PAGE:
In these days of quarantine, there’s a renewed interest in “kicking it old-school.” While readers of Sharpologist have always been interested in traditional wet-shave methods, the increased attention on time-honored techniques is bringing the wisdom established over generations past to the forefront. One such method is shaving with organic goat milk soap.
A Brief History of Soap
Have you seen goat milk soap at your local farmer’s market and dismissed it as a current fad? It’s actually not. Soaps made from animal fats can be traced as far back as the ancient Egyptians.
Until the 17th century, the standards of cleanliness varied greatly and use of soap generally waxed and waned according to the circumstances of the time.
In the 1600s, bathing and cleanliness became more of a standard in European countries and soap began being produced commercially in the American colonies. Until the 1800s, soap was considered a luxury item and heavily taxed; when the tax was removed, soap became available to all segments of society and its use became widespread.
commercial soap used today, however, is very different from the soaps produced from animal fats for generations. During the first and second World Wars, animal fats became less accessible and chemical substitutes were developed. As a result, what we usually call “soap” and purchase in our stores is actually detergent.
|Consist of a ‘-COONa’ group attached to a fatty acid having a long alkyl chain.||Consist of a ‘-SO3Na’ group attached to a long alkyl chain.|
|They are not effective in hard water and saline water||They do not lose their effectiveness in hard water and saline water.|
|Soaps are completely biodegradable||Detergents containing a branched hydrocarbon chain are non-biodegradable|
|They have a tendency to form sum in a hard water environment.||These compounds do not form scum.|
|They are derived from natural sources such as vegetable oils and animal fats.||Detergents are synthetic derivatives.|
|Soaps are environment-friendly products since they are biodegradable.||These compounds can form a thick foam that causes the death of aquatic life.|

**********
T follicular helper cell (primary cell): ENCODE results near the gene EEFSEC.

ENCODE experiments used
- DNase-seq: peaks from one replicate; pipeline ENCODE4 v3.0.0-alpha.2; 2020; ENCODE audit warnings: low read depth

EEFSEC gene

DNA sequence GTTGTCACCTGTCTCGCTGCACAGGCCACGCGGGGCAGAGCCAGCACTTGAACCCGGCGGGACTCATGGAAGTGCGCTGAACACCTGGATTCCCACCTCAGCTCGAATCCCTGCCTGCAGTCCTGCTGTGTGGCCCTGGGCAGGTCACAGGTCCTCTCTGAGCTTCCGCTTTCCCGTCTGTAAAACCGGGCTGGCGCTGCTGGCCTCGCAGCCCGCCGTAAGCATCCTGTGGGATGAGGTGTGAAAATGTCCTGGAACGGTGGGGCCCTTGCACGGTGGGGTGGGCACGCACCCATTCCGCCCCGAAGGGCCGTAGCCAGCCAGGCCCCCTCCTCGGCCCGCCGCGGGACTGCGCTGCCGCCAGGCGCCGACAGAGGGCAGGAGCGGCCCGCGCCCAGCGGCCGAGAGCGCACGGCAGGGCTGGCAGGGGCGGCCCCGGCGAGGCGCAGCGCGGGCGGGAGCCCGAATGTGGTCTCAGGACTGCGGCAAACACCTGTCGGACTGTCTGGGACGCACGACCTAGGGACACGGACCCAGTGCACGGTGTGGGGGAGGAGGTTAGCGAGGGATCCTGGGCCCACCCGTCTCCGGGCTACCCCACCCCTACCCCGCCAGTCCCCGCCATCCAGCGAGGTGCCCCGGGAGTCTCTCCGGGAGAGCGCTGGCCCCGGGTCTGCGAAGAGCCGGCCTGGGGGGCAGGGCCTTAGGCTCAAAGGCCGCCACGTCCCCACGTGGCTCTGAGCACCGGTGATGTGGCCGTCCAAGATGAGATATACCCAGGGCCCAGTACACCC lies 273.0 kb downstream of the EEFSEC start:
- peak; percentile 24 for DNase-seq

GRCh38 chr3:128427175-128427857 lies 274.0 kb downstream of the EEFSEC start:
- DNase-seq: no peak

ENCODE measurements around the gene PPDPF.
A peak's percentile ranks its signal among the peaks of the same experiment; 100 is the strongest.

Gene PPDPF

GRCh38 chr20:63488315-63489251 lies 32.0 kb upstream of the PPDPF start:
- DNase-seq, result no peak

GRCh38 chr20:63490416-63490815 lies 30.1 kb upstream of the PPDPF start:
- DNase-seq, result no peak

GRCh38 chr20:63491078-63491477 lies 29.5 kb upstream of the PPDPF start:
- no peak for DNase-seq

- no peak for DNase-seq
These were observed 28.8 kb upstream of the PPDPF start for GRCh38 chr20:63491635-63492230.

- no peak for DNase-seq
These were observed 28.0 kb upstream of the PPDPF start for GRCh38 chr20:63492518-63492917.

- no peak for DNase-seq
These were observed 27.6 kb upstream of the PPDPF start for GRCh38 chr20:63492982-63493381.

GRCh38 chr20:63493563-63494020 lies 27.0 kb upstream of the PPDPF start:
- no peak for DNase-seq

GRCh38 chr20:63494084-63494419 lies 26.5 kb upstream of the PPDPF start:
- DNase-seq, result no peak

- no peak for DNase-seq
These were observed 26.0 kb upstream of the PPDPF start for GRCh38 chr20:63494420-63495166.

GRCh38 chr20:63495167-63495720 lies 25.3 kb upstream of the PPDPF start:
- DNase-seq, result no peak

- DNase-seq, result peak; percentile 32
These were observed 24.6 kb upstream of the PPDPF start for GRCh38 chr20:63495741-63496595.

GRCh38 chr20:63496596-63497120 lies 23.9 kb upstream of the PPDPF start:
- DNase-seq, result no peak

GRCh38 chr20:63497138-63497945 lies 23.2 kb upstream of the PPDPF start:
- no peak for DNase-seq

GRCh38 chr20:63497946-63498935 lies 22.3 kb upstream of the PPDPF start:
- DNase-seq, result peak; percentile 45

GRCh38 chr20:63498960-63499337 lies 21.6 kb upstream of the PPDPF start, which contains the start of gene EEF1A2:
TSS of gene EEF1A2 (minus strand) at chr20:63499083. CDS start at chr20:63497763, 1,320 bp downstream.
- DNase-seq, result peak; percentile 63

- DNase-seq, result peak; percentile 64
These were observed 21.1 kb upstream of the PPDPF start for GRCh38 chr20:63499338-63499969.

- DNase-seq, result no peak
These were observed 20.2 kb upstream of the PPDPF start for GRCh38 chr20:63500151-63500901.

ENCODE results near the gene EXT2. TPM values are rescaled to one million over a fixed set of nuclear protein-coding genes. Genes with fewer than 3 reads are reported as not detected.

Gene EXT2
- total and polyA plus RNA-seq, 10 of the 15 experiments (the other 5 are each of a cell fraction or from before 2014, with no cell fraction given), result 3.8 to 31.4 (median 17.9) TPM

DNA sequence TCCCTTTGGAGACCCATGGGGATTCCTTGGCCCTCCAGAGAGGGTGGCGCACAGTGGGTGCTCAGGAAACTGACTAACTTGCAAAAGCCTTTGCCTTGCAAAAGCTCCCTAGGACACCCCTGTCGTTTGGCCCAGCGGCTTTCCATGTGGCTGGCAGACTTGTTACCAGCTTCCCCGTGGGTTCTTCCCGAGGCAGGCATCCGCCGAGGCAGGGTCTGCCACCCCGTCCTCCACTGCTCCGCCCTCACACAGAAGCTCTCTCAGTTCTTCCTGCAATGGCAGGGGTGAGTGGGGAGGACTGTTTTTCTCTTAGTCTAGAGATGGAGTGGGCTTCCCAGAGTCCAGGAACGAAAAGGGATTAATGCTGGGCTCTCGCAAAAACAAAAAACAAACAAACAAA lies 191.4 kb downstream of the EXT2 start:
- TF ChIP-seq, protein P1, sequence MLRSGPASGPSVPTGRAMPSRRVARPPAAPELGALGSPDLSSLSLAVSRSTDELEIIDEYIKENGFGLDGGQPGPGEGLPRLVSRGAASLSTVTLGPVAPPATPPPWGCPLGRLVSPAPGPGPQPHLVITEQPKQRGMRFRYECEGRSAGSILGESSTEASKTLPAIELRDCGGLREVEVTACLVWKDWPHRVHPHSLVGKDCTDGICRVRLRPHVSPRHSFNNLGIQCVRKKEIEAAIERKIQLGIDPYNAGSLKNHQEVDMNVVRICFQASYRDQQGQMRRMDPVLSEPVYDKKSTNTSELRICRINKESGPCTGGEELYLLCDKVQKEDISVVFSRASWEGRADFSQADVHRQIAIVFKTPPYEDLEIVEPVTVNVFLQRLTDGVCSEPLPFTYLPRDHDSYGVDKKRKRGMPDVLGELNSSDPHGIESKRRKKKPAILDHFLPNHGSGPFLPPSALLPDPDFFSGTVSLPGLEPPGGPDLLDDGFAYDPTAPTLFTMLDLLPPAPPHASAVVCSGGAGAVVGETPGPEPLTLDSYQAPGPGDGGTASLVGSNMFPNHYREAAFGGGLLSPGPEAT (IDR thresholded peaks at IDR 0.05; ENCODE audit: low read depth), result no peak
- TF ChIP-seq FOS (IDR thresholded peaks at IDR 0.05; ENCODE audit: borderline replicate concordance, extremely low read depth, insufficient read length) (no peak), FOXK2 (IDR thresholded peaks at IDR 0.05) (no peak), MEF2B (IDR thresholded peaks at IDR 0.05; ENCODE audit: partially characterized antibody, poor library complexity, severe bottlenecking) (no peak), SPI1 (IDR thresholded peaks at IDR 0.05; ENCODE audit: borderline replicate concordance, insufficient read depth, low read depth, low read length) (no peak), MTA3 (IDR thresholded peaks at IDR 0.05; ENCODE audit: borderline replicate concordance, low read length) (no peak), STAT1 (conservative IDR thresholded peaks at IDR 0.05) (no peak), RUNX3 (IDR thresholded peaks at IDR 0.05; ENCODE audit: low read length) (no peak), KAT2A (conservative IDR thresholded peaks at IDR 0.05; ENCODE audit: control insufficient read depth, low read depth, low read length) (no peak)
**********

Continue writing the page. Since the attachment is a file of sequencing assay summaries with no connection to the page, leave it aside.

|Examples of soaps: sodium palmitate and sodium stearate.||Examples of detergents: deoxycholic acid and sodium lauryl sulfate.|
Why Shave with Real Soap?
Unlike detergent, soap produced from animal fats is bio-degradable. It is most often made from tallow or lard. While most people know that lard is pork fat, many are not familiar with the term tallow.
What is Tallow?
Tallow is goat fat. Tallow is made from rendering suet, the hard, white fatty layer surrounding a goat’s internal organs, particularly the kidneys and loins. To render means to heat at a low temperature, bringing the fat to a liquid consistency.
Tallow’s appearance is similar to room-temperature coconut oil or butter. It can be utilized for cooking, as a lubricant, as a biofuel, for the making of candles, and in skin care products.
The commercial name for saponified tallow is sodium tallowate. The tallow is combined with the lye (often sodium hydroxide) and the curing process (also known as saponifying) results in soap.
After saponification, no lye remains to irritate your skin. Soap is a surfactant, which means that it lowers the surface tension of water and helps bind the soap to the dirt and oil on your skin. When you rinse the soap off of your body, the dirt goes with it down the drain. It is for this reason that bathing with soap makes you cleaner than simply rinsing with water.